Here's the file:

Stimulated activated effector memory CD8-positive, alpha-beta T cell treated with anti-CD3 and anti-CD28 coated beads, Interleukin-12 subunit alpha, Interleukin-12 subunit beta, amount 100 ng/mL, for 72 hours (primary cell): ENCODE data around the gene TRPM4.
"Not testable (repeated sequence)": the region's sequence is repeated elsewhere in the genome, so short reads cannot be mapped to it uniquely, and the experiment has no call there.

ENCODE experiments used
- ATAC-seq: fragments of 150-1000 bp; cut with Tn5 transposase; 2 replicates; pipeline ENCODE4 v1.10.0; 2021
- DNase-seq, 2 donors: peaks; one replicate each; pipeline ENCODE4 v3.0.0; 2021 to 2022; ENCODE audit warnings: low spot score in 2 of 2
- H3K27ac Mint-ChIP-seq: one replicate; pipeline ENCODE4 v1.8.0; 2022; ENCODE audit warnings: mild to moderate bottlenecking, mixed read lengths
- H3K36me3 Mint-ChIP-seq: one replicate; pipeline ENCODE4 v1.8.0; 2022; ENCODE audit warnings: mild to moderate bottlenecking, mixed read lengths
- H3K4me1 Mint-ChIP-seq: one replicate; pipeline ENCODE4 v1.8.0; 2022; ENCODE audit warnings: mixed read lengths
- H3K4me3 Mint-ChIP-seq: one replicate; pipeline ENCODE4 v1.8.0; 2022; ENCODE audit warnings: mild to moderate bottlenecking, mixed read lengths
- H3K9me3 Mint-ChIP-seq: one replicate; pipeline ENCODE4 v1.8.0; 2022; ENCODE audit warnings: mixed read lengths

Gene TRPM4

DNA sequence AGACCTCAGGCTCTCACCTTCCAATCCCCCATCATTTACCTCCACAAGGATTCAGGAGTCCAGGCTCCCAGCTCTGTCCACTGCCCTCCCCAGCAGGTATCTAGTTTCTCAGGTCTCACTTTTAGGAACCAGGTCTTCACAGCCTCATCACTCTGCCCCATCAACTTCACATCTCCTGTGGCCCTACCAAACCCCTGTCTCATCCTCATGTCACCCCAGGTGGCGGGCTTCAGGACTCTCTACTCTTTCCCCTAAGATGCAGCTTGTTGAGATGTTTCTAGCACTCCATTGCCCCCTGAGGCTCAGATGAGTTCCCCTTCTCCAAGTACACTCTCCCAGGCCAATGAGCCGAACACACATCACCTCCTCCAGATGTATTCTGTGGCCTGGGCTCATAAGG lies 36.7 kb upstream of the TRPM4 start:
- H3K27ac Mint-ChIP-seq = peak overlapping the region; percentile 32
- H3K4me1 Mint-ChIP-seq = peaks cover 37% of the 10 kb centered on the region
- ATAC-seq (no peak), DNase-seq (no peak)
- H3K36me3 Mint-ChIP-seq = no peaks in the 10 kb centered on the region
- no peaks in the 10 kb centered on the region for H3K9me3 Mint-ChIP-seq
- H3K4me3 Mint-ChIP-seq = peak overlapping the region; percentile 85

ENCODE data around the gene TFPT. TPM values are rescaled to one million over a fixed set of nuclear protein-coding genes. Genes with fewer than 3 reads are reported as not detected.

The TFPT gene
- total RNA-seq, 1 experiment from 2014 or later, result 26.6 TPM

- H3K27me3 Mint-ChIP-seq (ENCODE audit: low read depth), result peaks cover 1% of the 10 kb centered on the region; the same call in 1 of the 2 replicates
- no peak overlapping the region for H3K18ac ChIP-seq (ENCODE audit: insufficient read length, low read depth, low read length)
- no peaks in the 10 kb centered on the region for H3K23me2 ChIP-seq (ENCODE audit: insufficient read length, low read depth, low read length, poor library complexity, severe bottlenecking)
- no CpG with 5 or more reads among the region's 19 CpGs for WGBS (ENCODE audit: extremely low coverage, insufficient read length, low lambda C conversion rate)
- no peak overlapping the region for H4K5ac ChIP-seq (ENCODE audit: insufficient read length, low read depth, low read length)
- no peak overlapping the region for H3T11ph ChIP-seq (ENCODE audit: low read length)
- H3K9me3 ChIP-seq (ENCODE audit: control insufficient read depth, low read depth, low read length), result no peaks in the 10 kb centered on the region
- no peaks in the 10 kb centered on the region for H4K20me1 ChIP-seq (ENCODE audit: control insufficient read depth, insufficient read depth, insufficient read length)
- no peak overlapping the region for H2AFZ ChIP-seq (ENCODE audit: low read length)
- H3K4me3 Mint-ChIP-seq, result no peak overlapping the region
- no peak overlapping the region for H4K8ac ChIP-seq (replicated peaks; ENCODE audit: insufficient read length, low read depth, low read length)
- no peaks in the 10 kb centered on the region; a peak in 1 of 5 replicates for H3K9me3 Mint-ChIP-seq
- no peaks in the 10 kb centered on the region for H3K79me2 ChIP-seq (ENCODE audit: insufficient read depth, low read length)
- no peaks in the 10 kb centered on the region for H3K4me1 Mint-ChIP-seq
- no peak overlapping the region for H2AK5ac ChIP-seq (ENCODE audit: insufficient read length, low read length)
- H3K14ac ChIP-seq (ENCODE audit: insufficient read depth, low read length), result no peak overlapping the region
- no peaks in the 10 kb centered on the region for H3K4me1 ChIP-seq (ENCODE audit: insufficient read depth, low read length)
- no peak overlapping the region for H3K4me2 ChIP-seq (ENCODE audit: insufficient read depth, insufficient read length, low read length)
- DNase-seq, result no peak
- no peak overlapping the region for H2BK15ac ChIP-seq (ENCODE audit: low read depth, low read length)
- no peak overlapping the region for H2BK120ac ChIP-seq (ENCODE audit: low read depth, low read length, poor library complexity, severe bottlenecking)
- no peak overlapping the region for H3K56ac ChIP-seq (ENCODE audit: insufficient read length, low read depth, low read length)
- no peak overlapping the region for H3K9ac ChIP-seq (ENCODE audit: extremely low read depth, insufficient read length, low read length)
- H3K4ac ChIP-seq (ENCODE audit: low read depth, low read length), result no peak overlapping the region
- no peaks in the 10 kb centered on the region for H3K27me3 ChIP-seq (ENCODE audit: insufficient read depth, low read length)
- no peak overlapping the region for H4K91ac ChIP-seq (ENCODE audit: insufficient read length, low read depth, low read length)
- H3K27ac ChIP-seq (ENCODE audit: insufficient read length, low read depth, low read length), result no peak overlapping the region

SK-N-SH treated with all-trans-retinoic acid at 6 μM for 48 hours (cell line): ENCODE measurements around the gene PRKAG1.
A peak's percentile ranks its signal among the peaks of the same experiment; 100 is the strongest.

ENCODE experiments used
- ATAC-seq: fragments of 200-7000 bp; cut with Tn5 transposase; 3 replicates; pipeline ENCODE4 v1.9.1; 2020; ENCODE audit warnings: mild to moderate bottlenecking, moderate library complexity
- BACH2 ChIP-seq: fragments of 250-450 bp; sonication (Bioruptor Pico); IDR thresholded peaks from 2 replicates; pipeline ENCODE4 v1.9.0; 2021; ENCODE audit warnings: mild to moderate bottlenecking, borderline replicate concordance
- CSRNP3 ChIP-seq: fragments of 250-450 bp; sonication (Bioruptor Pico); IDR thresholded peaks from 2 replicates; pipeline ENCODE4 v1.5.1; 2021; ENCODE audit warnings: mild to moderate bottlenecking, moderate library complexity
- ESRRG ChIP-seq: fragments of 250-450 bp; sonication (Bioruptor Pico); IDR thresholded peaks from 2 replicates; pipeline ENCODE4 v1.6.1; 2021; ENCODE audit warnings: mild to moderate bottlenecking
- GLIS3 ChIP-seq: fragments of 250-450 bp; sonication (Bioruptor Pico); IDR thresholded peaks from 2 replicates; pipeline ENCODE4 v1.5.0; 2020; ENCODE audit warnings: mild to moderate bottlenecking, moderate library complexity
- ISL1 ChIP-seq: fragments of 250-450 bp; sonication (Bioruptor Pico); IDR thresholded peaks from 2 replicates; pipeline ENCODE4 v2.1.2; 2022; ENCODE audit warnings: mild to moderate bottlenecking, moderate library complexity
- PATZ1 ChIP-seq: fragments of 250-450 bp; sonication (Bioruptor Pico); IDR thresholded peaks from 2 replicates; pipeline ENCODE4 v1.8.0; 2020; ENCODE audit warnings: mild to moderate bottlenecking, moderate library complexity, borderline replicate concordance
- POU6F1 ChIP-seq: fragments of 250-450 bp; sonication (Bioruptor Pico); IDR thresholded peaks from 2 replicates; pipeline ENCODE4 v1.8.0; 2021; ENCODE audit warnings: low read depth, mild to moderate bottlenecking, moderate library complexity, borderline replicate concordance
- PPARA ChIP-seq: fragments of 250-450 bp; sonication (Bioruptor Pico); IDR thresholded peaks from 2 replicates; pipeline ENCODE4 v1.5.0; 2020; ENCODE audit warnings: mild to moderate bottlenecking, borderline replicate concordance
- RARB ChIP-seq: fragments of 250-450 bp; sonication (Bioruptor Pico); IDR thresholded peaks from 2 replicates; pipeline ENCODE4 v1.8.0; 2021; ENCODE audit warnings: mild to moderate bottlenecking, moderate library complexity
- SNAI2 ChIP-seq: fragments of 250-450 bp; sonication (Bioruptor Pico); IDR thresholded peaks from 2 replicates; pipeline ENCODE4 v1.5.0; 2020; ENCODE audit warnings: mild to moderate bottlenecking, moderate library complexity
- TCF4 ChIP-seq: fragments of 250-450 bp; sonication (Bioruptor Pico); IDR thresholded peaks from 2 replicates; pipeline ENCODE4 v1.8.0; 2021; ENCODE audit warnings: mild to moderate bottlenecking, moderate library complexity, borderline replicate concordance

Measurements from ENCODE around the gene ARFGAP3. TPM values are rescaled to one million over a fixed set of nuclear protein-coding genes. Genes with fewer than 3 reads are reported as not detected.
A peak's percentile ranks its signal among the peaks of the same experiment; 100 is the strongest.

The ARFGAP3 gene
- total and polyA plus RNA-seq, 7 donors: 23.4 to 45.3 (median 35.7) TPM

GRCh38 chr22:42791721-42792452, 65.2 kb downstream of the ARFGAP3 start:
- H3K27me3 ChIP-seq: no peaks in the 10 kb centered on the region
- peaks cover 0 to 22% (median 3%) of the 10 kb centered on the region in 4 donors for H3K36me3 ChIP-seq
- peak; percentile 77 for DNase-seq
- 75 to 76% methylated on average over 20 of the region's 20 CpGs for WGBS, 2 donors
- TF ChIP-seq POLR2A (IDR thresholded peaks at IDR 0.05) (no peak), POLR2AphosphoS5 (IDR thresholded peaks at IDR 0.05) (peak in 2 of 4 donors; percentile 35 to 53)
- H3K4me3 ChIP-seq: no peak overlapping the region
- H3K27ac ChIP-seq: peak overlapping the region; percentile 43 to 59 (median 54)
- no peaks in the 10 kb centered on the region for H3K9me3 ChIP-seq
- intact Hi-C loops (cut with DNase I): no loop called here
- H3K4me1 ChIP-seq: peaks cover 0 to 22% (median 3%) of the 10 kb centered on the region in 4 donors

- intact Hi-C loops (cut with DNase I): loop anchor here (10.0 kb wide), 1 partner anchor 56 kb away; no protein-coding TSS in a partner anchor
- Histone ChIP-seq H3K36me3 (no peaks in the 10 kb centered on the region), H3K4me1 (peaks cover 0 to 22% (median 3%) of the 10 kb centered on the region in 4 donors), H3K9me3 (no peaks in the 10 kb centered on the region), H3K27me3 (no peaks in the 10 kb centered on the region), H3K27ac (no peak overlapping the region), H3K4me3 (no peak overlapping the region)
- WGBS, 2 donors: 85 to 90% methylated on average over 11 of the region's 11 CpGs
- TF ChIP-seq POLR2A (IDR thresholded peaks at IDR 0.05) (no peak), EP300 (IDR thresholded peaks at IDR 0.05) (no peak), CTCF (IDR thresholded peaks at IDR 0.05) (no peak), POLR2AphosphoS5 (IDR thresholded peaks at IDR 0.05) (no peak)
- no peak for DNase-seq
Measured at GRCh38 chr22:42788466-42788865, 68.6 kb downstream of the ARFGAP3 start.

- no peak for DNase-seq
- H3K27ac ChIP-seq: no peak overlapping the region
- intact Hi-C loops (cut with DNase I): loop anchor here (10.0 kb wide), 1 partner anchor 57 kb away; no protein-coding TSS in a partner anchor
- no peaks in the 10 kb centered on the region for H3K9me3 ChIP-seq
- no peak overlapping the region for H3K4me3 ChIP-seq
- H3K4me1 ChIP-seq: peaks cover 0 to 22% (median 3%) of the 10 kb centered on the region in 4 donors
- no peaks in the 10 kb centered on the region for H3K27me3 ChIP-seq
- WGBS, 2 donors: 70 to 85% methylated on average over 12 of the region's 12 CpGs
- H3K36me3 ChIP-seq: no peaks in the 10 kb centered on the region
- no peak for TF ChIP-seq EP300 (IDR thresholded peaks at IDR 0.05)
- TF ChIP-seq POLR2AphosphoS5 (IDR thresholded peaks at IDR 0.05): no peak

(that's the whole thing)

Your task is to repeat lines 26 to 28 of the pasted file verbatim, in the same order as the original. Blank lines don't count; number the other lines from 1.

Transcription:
- no peak overlapping the region for H4K5ac ChIP-seq (ENCODE audit: insufficient read length, low read depth, low read length)
- no peak overlapping the region for H3T11ph ChIP-seq (ENCODE audit: low read length)
- H3K9me3 ChIP-seq (ENCODE audit: control insufficient read depth, low read depth, low read length), result no peaks in the 10 kb centered on the region